Mark Twain is often quoted as having once written, “I didn’t have the time to write a short letter, so I wrote a long one instead.” His timeless wit and clever observation ring true when making a great startup pitch.
At the AT&T Foundry, we meet with more than 500 startups a year. These are companies looking to help us solve business challenges and power new services for customers.
We’ve discovered some cool new ideas— like personalized video bills for customers, and technology to manage network loads better so calls stay strong and clear. But we’d never bring these to our customers if the startups involved didn’t have a great pitch. One that starts with a great story. The story can be about almost any subject. But the most compelling ones are where the impact of the product or technology impacts people in a visceral way.
We’re always looking for more big ideas. These might be partners to help us meet our goal of moving 75% of our network into software by 2020. Or those who can improve efficiency at our scale, or who bring compelling services to existing or new customers. But it all starts with getting your story right.
Want to make a successful pitch to us? Here are 3 simple tips to consider before you meet up with us at the Foundry:
1. Get to the point – fast: Context is important. But if it takes you more than 30 seconds to explain what space you’re in, you’re not going to get a lot of love. Naeem Zafar, who teaches entrepreneurship at UC Berkeley, where I’ve been a course mentor for 8 semesters, calls this concept “Slide Zero” and has a fantastic spiel on it that makes the course worth taking on its own.
Use Guy Kawasaki’s 10/20/30 Rule, from his original masterpiece, “The Art of the Start.” As he writes, “a pitch should have ten slides, last no more than twenty minutes, and contain no font smaller than thirty points.” It’s not about cramming in as much information as possible. It’s about getting to the essential story behind your offering.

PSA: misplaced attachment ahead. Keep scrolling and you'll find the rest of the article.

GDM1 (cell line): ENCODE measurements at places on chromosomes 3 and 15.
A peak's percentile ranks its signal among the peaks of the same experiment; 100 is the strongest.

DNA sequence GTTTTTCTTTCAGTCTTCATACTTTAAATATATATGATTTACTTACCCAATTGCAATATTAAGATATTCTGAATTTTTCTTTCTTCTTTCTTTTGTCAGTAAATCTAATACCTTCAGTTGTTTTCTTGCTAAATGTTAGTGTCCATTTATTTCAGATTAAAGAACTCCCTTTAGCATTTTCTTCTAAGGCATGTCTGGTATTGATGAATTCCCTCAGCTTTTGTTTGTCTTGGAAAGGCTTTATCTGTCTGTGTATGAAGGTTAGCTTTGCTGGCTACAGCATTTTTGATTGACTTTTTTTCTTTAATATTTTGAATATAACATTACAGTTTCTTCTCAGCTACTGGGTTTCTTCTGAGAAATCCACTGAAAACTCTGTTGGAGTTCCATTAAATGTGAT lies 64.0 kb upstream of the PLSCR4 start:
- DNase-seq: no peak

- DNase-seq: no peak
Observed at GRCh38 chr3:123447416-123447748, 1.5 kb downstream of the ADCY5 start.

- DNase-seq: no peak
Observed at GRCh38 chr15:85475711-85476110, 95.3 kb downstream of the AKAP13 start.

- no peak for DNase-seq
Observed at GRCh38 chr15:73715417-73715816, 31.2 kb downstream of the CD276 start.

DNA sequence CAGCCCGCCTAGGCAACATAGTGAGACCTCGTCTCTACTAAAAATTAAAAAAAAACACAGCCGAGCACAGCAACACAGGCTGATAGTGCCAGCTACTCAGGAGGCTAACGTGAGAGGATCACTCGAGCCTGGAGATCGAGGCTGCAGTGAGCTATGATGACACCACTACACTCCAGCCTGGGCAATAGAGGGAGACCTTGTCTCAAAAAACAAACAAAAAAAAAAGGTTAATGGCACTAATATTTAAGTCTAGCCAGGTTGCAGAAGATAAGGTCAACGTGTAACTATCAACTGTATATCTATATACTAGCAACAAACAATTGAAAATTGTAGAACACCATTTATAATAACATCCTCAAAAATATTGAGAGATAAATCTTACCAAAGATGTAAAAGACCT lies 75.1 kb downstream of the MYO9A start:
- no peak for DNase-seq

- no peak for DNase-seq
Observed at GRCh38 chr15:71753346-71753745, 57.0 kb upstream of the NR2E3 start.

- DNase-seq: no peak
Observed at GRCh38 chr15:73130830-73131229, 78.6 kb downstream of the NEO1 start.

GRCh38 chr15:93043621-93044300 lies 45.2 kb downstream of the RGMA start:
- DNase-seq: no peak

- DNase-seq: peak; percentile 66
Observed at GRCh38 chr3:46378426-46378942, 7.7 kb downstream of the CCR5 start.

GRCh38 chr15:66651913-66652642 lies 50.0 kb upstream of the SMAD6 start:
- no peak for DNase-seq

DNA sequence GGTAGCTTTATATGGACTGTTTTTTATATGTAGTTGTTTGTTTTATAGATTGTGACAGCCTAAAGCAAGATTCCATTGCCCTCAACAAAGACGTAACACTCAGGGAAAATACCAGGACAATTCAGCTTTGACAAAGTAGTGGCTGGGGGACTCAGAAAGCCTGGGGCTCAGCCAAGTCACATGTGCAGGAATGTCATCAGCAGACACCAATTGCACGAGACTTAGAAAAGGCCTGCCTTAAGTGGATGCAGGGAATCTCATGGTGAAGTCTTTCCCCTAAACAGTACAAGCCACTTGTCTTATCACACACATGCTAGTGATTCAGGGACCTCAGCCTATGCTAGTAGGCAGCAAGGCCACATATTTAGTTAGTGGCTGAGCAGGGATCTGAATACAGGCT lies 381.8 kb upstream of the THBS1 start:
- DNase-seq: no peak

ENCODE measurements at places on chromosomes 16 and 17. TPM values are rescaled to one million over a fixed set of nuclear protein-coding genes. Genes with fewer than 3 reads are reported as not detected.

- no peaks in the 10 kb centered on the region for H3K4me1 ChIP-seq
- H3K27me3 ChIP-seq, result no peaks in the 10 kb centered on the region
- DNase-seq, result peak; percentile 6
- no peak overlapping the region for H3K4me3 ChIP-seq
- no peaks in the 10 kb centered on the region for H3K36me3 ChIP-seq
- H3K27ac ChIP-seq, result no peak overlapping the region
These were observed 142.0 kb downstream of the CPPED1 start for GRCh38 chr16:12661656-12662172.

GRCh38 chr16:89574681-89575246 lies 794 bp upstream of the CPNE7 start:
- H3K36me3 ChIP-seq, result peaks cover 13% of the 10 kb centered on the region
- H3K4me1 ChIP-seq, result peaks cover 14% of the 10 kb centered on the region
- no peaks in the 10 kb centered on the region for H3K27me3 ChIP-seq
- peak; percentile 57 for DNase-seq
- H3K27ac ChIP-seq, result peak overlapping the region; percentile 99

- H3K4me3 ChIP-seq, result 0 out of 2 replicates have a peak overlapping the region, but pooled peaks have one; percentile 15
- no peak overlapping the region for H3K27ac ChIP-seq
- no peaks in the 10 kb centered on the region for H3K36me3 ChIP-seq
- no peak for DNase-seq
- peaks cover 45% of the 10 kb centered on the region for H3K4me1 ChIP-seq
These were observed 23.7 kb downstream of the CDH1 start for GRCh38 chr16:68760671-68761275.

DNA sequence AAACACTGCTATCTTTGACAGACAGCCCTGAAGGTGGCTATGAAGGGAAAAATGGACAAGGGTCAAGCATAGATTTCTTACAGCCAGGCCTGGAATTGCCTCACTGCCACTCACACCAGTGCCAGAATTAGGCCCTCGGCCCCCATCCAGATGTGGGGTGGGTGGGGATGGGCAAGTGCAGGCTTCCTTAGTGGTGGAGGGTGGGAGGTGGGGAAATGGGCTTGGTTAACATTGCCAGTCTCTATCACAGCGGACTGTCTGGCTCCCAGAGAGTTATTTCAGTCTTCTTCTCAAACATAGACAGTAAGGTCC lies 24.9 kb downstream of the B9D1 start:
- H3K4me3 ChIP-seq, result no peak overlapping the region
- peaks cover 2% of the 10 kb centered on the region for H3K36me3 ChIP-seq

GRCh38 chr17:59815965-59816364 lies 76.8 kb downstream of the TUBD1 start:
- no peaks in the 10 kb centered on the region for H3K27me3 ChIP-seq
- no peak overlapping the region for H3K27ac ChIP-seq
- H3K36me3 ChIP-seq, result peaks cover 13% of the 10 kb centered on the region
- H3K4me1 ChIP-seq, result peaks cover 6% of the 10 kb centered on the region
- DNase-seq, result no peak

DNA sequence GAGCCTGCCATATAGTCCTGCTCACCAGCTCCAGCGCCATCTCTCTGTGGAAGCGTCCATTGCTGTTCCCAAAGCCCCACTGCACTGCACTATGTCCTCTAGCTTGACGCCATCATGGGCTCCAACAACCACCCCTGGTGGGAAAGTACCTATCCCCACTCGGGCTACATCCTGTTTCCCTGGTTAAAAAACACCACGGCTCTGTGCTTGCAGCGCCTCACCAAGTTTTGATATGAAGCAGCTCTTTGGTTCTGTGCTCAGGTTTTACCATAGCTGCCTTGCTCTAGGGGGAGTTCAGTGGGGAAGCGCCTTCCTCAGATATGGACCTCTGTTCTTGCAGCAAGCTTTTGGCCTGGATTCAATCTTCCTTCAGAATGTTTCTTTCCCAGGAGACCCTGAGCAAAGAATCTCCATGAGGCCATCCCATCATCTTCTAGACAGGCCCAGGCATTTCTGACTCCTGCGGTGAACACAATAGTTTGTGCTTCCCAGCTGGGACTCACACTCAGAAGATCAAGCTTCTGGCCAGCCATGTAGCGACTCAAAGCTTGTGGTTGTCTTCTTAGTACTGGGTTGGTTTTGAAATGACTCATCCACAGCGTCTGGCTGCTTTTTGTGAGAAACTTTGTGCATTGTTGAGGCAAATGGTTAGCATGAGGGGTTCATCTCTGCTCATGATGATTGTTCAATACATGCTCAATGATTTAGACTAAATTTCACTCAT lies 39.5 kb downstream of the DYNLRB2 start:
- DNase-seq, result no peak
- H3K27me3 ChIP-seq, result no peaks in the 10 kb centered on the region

2. Do your homework: Out of 500 pitches a year, only a fraction (about 12%) lead to a Foundry project or business unit engagement. The ones that succeed focus on what matters to us. You’ve got to do your homework before a pitch. Learn what your audience is already working on, what matters to them, and how you fit into the picture. They want to hear about solutions to problems that impact their bottom line. Keep checking into this blog; we’ll try to be pretty explicit about what we’re looking for.
3. Think big: There are many great ideas out there, and some are further along than others. Our Foundry staff loves to serve as mentors to early-stage entrepreneurs, but when it comes to solutions to bring to customers, we have to look for innovation at massive scale.
We have many customers to keep happy. That means the scale of our problems (and opportunities) is large. We’re looking to de-risk technology so that it can be available to make tens -to -hundreds of millions of dollars of real impact (at least) within a relatively short timeframe.
Oh, and a bonus tip: Be okay with getting a “No” from us. We’re different from most innovation folks in that most of us have actually been in your shoes before. We promise not to drag our feet and expose you to a lot of painful overhead if there’s little to no chance of us doing something with you and your company. That’s a guiding principle for us; we promise we’ll say “no” (if there isn’t a fit – saying “yes” takes a bit longer, but not much) and give you our reasons so that you know whether or not we’re the right fit for you.
And just so you know, even a “no” is never set in stone. Things change, and when they do, we’re always ready to re-engage.
Faraz Hoodbhoy, Director, Ecosystem & Outreach